EDS Fellow Alex Cameron has been pondering the growth of complex systems, and has come to the conclusion that current concerns about the viability and ROI-ness of service-oriented architecture (SOA) are missing a far greater point.
More than anything else, he wrote, SOA is taking the risk out of cloud computing, and changing the face of networks:
"I am convinced that SOA is on track to achieving some remarkable outcomes--at a personal level I am seeing this in every project I am involved in. So, I don't think it is so much a failure of SOA, but more a lack on insight into how SOA may be behaving at the major nodes of the network...
"...we could surmise that to the complex systems would also have to be adoption of consistent technologies and standards, throughout the network...So, organizations that are not networked outside their organization boundaries could be slow adopters of SOA and its associated technologies, but when they do adopt, they will do so through connection to the nodes that offer the most services and the least risk, thereby reinforcing the law. The large nodes have, to a large extent, already formed and are offering the very services that are giving rise to the concept of cloud computing."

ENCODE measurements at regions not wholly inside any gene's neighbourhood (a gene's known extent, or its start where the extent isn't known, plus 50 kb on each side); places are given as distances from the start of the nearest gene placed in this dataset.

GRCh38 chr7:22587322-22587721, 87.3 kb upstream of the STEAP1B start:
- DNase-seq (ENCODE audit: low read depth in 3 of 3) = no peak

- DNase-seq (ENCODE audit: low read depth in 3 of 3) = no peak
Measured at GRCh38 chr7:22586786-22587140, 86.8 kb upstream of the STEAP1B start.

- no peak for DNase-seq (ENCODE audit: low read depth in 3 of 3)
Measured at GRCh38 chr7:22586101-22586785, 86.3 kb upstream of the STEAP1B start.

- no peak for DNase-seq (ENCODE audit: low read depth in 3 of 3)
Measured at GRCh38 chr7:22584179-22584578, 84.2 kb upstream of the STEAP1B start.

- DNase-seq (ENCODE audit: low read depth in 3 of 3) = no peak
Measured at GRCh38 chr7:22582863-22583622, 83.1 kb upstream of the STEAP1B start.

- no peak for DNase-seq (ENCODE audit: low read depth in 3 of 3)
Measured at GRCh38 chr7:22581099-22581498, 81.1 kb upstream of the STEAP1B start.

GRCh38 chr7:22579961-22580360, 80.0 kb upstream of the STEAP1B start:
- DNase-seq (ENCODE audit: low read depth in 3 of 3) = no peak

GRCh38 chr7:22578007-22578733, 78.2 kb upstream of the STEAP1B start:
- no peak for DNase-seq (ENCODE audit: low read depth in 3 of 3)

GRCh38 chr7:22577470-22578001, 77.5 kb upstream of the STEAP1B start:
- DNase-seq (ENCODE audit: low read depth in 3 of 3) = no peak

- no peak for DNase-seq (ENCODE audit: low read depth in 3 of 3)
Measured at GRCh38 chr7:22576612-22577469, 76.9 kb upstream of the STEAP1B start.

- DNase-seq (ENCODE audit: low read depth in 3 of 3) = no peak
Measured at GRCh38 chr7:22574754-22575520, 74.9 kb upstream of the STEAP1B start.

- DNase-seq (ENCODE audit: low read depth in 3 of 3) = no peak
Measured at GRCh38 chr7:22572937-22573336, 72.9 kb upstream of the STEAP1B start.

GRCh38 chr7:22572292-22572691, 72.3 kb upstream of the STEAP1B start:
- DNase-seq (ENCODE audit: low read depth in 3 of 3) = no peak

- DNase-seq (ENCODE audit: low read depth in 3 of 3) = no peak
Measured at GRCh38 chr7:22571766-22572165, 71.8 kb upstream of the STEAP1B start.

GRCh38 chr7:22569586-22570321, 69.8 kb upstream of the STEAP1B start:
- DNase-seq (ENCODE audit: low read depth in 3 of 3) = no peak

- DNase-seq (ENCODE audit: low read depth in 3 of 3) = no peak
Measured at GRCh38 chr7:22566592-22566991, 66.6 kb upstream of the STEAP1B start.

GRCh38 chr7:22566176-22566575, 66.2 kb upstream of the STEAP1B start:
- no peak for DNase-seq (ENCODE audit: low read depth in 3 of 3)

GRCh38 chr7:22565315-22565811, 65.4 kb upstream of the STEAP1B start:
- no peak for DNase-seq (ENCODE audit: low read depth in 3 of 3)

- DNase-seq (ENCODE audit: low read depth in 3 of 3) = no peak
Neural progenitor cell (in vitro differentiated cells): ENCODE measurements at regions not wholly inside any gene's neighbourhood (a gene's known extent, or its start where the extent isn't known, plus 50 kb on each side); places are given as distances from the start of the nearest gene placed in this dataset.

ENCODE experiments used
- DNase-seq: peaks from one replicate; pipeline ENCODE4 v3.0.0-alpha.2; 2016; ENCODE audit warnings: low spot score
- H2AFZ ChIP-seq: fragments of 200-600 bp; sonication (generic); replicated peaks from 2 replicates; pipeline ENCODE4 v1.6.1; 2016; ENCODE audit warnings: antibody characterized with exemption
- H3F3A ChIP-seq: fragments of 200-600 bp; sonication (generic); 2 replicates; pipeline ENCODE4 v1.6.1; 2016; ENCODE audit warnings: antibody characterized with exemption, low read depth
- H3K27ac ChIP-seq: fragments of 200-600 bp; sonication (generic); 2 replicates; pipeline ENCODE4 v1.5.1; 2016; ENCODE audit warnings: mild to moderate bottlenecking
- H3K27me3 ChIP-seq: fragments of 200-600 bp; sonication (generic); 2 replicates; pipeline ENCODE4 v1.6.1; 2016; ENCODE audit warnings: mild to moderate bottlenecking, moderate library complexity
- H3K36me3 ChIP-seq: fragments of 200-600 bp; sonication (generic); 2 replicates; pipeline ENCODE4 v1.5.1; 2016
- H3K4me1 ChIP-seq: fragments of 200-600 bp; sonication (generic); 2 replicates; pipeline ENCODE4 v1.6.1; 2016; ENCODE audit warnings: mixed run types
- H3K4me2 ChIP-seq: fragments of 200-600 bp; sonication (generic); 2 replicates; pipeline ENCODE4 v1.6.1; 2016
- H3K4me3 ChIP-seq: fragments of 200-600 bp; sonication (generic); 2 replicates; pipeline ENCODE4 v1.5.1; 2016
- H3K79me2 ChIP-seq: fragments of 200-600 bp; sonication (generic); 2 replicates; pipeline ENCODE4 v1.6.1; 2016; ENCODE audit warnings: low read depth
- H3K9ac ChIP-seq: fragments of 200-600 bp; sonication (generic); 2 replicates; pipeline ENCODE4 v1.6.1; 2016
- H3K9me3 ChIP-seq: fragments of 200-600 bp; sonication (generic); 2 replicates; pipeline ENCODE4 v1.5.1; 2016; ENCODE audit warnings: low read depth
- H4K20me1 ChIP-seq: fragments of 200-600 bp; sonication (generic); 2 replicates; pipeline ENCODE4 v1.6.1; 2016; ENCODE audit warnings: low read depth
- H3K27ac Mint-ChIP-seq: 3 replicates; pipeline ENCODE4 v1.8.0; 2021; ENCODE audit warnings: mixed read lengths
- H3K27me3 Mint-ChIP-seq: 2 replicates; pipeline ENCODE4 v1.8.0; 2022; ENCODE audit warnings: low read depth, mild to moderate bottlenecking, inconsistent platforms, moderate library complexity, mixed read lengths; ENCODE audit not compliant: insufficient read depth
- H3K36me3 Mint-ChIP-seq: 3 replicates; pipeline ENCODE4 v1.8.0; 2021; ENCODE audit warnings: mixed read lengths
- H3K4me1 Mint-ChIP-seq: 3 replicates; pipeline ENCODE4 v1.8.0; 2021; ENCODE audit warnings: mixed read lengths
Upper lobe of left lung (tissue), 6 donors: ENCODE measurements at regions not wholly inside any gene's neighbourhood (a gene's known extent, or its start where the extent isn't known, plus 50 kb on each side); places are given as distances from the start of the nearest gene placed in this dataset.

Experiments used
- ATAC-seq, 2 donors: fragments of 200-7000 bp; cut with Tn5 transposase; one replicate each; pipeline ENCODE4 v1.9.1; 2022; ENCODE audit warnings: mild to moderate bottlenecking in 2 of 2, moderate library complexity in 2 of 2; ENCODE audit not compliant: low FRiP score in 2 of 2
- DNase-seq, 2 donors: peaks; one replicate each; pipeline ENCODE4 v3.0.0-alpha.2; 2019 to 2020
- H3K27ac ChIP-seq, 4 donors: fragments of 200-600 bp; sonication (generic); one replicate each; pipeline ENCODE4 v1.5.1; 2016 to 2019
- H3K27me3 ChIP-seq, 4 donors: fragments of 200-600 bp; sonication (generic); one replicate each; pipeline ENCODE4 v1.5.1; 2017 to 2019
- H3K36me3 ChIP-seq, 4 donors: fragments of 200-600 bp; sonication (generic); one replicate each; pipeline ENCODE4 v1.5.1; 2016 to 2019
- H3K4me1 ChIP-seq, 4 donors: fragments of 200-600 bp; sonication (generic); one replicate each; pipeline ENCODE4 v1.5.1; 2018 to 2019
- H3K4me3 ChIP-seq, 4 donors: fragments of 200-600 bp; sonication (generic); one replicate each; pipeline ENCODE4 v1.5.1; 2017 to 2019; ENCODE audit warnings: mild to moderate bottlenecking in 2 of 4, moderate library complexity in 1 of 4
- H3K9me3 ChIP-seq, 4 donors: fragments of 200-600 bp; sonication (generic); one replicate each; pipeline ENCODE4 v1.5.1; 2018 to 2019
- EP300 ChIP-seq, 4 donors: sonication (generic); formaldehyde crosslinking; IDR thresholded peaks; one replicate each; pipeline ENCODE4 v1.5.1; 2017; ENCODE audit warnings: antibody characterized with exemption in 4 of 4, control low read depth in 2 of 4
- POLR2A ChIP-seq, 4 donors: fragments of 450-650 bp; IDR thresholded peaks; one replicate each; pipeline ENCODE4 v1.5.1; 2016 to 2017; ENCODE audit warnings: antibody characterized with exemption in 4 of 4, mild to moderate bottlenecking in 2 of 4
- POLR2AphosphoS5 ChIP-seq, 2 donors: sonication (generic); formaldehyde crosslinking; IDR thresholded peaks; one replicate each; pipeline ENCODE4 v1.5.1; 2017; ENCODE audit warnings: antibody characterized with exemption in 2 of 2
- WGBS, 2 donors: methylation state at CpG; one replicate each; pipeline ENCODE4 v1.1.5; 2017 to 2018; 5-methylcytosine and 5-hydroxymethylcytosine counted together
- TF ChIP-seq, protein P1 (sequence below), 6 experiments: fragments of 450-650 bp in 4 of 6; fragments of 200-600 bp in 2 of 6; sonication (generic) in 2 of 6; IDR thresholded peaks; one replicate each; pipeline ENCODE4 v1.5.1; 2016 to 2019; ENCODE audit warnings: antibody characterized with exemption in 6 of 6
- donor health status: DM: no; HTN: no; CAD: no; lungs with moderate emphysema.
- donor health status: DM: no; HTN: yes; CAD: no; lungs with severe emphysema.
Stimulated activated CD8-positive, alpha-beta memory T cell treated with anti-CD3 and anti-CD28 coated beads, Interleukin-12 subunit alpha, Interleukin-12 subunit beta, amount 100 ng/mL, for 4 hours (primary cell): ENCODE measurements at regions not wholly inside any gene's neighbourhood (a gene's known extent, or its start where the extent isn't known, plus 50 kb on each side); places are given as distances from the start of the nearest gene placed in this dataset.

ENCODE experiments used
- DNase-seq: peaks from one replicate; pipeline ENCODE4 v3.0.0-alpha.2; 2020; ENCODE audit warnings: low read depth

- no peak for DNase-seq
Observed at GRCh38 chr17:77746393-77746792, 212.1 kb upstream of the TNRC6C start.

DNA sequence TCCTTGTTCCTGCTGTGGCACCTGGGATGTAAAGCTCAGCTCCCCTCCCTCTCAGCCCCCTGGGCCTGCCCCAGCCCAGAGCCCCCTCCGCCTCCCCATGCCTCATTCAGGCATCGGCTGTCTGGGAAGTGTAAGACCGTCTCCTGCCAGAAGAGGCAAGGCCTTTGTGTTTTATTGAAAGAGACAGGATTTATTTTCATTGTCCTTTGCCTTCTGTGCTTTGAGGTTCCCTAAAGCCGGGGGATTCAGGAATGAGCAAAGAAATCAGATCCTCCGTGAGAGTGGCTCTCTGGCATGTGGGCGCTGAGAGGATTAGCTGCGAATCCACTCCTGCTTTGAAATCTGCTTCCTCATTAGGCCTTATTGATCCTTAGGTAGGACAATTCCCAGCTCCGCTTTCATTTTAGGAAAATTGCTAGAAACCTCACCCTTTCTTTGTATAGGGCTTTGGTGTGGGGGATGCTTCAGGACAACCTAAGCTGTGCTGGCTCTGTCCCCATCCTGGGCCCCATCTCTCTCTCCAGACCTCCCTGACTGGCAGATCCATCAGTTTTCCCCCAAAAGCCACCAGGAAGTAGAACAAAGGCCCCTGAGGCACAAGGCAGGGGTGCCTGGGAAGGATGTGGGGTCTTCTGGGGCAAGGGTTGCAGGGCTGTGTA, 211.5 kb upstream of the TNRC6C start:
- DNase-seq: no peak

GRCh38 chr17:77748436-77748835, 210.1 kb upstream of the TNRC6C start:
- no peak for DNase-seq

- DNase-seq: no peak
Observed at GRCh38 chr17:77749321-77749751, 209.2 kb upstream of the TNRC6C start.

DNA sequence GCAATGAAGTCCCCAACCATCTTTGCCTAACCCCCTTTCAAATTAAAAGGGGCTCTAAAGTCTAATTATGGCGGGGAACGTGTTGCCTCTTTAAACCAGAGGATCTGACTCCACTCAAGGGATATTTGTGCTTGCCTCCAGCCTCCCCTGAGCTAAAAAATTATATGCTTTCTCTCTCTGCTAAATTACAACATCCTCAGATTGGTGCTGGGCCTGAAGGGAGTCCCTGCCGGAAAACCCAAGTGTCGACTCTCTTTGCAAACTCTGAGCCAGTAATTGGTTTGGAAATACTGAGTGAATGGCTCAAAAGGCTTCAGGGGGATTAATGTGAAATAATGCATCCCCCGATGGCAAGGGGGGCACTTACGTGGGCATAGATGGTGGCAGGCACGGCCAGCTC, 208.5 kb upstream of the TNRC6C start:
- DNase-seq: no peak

We're seeing more visions of Web-oriented Architecture, in which the Web becomes a gigantic service oriented architecture, with protocols, principles, and practices applicable internally and externally to organizations. Cameron no longer sees a difference between internal and external networks.
Joe McKendrick is an author and independent analyst who tracks the impact of information technology on management and markets. This article was first published as a blog post on ZDNet Asia’s sister site ZDNet.com.